Poor advice from teachers on how to write a personal statement is harming disadvantaged students’ hopes of winning a place at a highly selective university, a study suggests.
Research conducted for the Sutton Trust found that teachers’ perception of what made a good personal statement for a Ucas application was often very different to what admissions tutors at Russell Group institutions were looking for.
The study, conducted by Steven Jones, a senior lecturer at the University of Manchester, examined the personal statements of 44 school pupils from disadvantaged backgrounds.
Twenty-seven received support encouraging them to engage in wider reading beyond their A-level syllabus, and advising them on how to write their statement.
All of these students received offers from a Russell Group university, and 60 per cent went on to enrol at an institution in the mission group, whereas the results were 73 per cent and 40 per cent respectively for the 17 students who did not receive additional support.
Read more: How not to write a personal statement
For the study, each personal statement was read by a teacher and by a Russell Group admissions tutor, and both were asked to say whether they thought the statement would increase or decrease the applicant’s chance of winning a place.
The admissions tutors felt that 70 per cent of statements written by students who had received additional support would help the students’ chances, compared to 24 per cent of statements from the control group.
However, teachers gave the same grade as the admissions tutor in only 10 out of 44 cases, and on average they rated statements written by the control group more highly than those written by the “academic apprentices”.
Dr Jones says that the study demonstrates how sections of detailed analysis and reflection in personal statements are highly valued by academics.
He recommends that universities should be more transparent about what they expect from personal statements, and schools and colleges should improve staff training.
“The advice and guidance that some young people receive at school when composing their personal statement may not reflect the content and style expected by admissions tutors at the UK’s most selective universities,” Dr Jones said. “Interventions such as the Academic Apprenticeship suggest that it is possible to level the playing field for personal statements but that applicants need to be given a structured programme of advice that emphasises academic suitability.”
Not so Grate
"Having been head of my form and captain of the debating club, I have grate communication skills."
"What is physics? I don’t know; that’s why I want to take it at university."
Eighty Per Cent
"'Eighty per cent of success is showing up.' I feel this attitude correctly demonstrates my passion for Literature where, indeed, you only have to 'turn up' and read the books and to fully understand the topic. I was form captain in Year 7, indicating my sense of responsibility. I enjoyed the challenge of my duties, which included fetching the register and making people sign up for sports days. Also, this year I was voted head girl because I made the most hilarious speech ever. This demonstrates my skill at creative and persuasive writing."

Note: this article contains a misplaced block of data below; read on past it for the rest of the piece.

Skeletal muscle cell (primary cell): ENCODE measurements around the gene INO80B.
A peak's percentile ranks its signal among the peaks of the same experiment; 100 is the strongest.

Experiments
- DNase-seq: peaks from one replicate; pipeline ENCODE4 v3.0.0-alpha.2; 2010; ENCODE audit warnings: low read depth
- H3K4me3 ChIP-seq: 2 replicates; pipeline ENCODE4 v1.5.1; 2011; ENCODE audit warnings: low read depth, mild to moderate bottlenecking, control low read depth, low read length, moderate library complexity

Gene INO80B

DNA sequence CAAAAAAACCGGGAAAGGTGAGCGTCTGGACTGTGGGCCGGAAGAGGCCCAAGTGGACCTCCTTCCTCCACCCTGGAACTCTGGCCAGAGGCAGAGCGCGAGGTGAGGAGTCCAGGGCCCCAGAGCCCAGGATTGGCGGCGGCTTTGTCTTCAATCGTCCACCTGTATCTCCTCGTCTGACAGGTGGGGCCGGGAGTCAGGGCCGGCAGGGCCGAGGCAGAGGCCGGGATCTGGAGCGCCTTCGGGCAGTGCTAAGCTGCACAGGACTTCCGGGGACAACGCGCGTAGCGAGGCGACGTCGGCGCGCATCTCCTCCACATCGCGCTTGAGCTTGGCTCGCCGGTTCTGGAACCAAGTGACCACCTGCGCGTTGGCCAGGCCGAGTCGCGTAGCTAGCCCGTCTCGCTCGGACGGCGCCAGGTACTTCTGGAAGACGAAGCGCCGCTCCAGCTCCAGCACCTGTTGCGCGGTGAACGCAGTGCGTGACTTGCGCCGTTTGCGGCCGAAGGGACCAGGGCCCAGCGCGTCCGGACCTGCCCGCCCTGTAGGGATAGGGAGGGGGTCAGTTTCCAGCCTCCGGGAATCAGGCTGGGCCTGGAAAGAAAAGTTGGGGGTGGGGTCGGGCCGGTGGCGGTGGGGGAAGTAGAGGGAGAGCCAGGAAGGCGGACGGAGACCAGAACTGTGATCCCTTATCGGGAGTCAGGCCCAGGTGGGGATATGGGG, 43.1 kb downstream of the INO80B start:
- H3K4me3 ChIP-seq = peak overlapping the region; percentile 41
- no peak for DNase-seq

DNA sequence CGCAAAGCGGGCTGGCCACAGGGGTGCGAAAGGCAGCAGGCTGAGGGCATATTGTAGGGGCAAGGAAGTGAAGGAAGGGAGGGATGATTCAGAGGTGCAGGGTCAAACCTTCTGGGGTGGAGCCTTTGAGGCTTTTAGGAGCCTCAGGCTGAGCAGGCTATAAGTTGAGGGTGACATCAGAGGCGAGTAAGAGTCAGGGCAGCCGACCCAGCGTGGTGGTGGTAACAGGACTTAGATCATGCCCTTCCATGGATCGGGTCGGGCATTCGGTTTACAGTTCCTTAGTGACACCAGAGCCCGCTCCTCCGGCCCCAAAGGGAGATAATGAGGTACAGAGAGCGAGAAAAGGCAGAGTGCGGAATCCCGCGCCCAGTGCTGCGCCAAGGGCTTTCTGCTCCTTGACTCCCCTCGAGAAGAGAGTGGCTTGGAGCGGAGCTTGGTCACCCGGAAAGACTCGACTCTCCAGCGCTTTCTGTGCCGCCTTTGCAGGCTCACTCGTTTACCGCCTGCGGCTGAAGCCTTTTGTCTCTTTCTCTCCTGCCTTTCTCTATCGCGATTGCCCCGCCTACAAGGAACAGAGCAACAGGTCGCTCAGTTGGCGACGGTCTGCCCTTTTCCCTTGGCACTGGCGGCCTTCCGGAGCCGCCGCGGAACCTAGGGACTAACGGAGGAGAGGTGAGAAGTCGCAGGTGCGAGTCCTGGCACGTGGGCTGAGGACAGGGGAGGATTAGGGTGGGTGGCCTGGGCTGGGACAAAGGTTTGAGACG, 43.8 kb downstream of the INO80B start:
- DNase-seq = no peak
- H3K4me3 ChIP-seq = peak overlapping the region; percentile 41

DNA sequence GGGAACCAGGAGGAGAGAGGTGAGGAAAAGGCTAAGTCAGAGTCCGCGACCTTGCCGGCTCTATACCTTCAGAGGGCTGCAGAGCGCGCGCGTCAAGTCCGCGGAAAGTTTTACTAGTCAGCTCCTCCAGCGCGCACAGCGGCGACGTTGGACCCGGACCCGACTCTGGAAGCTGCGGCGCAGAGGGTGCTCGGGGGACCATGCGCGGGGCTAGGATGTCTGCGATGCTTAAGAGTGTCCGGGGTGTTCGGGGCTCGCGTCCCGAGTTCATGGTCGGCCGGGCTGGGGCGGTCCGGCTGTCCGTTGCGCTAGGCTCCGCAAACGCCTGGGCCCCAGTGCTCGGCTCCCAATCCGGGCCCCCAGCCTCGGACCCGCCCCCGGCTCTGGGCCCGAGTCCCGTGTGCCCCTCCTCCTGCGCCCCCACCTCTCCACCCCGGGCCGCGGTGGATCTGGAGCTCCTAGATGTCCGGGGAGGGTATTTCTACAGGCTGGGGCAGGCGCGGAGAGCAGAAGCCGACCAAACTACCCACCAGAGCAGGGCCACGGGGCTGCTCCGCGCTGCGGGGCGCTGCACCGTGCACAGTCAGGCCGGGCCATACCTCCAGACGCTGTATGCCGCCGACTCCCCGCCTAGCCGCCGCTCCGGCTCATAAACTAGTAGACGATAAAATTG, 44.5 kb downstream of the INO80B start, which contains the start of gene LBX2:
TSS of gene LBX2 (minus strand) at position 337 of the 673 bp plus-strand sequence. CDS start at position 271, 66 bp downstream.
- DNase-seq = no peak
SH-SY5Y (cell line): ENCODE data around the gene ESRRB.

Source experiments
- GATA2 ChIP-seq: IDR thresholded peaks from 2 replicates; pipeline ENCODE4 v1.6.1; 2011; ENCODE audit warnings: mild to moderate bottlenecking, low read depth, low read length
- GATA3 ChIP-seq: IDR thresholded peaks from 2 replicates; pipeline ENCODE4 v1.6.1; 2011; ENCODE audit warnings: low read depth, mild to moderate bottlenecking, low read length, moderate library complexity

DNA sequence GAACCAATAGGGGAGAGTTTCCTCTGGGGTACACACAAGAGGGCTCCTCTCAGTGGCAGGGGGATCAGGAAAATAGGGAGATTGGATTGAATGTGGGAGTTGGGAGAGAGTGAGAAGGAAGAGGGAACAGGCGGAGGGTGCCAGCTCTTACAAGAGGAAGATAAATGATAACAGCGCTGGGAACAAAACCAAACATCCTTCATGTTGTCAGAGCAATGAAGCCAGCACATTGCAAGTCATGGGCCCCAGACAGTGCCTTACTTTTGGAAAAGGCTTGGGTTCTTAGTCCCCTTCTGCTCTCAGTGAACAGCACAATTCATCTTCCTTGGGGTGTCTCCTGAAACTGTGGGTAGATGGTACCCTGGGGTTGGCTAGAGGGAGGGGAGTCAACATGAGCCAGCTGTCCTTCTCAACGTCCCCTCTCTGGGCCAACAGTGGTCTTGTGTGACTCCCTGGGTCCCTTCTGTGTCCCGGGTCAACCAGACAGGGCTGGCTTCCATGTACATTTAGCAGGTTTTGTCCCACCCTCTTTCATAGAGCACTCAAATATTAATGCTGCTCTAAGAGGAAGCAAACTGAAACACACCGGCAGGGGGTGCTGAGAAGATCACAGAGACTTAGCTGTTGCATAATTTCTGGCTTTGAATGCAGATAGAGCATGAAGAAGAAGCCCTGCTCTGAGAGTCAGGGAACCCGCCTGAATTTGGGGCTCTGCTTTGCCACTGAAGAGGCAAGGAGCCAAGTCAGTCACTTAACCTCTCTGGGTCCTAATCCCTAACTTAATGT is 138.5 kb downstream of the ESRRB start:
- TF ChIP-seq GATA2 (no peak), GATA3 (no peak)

Shaun the Sheep
"Ever since I watched 'Shaun the Sheep' on CBBC, i have been passionate about becoming a farmer. For me, nothing in life would be as good as a farmer's life."
"I want to be a doctor because I am interested in science and I enjoy helping people. I know this because I am always trying to look for ways to help others, whether it is in the supermarket or the airport. I think medicine is a very challenging career, but the hard work pays off, literally!"
"I am well-respected by my classmates. At school, I hold the position of head bog and it is a post I am performing well."
Here or Hear?
"Thanks for considering my application and I hope I will here from you soon."
[Insert Name Here]
"I am hoping to pass my driving test so I can drive to -insert uni name here- everyday!"
Repeat Repeat Repeat
"Economics is a diverse subject, as economics can be related to anything, especially during economic crisis, which forces to think economically, whereas maths has been long one of my favourite subjects, as mathematics can be applied everywhere, moreover, mathematics is useful in everyday life."
A Great Man
"I believe I will be a great man in future. Why? I enjoy reading. I’ve read nearly 50 percent of books in the library. I like writing too. There are more than 15 pieces of writings from me in newspapers. I have found that it’s a good way to earn some extra pocket money.... I don’t think that one can be a genius without any efforts so I am always making efforts to improve myself. Because of this, I think I will be a great man in future."
"I have a black belt in karate and enjoy marital arts."
(Sources: thestudentroom.co.uk; ucasonline.blogspot.co.uk; studential.com; '40 Successful Personal Statements: For UCAS Application' by Guy Nobes)
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For more information and to submit your personal statement (error-free), visit ucas.com